Whistleblower Developments is a periodic report covering significant cases, decisions, proposals, and legislation related to whistleblower statutes and how they may impact your business. Recent developments include:
- Third Circuit Holds Statute of Limitations and Administrative Filing Requirements in SOX Retaliation Statute Are Not Jurisdictional
- Seventh Circuit Affirms Denial of CFTC Award to Whistleblower Whose Provision of Information In Response to Subpoena Was Not “Voluntary”
- Federal Judge Dismisses SOX Claim on Collateral Estoppel Grounds after Arbitrator’s Dismissal of SOX Claim Based on the Same Facts
- S.D.N.Y. Dismisses SOX Retaliation Claim on Summary Judgment
- Activision Blizzard Settles SEC Action — Which Included Violation of Whistleblower Protection Rule — for $35 Million
- SEC Awards More Than $63 Million in Q1 of Calendar Year 2023
- Bipartisan Bill Reintroduced That Would Help Whistleblowers Recover More Quickly and Encourage Reporting
Third Circuit Holds Statute of Limitations and Administrative Filing Requirements in SOX Retaliation Statute Are Not Jurisdictional
On January 4, 2023, the Third Circuit affirmed dismissal of a former employee’s SOX retaliation claim. Jaludi v. Citigroup & Co., 57 F.4th 148 (3d Cir. 2023). Plaintiff sued his former employer, Citigroup, alleging that because he reported misconduct, he was demoted, transferred, and fired, then blacklisted from the financial industry. After several years of litigation, the district court dismissed Plaintiff’s case for failure to state a claim because his administrative complaint was not filed within 180 days of the misconduct, as required by SOX, but rather was filed more than two years later. Plaintiff appealed, arguing he should be able to amend his complaint to include allegations that occurred within 180 days of the original filing of the district court complaint. Citigroup also appealed, arguing that Plaintiff’s failure to pursue administrative remedies in a timely fashion deprived the district court of jurisdiction to consider the case.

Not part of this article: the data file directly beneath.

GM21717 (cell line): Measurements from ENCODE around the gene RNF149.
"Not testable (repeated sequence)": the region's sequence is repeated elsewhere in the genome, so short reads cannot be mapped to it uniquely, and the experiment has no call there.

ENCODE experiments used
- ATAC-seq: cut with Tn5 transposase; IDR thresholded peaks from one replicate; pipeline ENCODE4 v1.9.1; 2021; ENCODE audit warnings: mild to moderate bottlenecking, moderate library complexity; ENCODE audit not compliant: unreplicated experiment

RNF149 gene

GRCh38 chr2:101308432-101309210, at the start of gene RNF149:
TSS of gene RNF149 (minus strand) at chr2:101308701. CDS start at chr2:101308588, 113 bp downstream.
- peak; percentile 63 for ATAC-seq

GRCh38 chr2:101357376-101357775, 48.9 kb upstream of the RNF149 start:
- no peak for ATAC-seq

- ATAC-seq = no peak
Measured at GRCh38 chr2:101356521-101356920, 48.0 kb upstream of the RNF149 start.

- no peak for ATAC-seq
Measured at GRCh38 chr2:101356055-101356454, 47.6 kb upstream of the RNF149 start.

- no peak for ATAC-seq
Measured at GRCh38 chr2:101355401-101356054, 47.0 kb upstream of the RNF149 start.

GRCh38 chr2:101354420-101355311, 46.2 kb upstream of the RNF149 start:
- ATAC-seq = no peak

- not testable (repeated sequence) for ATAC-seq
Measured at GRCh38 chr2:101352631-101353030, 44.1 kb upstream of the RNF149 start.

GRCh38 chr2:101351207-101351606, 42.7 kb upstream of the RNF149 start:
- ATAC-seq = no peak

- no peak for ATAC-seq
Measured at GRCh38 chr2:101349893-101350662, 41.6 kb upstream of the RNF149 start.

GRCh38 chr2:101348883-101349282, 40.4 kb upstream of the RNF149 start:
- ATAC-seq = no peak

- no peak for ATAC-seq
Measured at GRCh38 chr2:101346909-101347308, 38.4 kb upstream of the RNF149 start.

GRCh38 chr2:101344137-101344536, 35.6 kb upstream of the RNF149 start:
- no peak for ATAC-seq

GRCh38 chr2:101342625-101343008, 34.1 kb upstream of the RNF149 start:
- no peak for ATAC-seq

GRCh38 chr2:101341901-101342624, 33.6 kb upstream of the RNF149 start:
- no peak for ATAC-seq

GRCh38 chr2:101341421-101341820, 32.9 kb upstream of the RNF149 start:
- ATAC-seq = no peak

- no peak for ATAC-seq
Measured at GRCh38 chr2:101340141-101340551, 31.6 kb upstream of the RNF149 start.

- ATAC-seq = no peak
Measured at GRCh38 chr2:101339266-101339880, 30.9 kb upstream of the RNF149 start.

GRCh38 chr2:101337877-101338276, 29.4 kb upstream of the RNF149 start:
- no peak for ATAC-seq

While affirming dismissal, the Third Circuit held SOX’s 180-day filing provision is not jurisdictional because the statute does not “speak in jurisdictional terms” and is separate from other jurisdictional provisions. The court, likewise, held SOX’s administrative exhaustion requirement is not jurisdictional. The Third Circuit acknowledged its decision parted ways with a 2019 Second Circuit decision interpreting SOX but noted it was required to follow the canons of statutory construction from an intervening decision of the U.S. Supreme Court.
Seventh Circuit Affirms Denial of CFTC Award to Whistleblower Whose Provision of Information In Response to Subpoena Was Not “Voluntary”
On February 22, 2023, the Seventh Circuit denied Petitioner — a hopeful CFTC whistleblower — review of the CFTC’s denial of a whistleblower award. Johnson v. CFTC, No. 22-1692, 2023 WL 2155920 (7th Cir. Feb. 22, 2023). More than a decade earlier, the CFTC had opened an investigation into alleged deceptive trading practices of Petitioner’s employer. The CFTC issued three subpoenas as part of its investigation, including one to Petitioner, and instructed him to preserve information regarding trading. Years later, Petitioner reported internally that he thought his employer’s trading practices were indeed improper, and he was terminated shortly thereafter. After that, he asked the CFTC to serve him with a subpoena so he could provide information without potentially violating a settlement agreement he had entered into with the employer. For the next three years, Petitioner cooperated with the CFTC.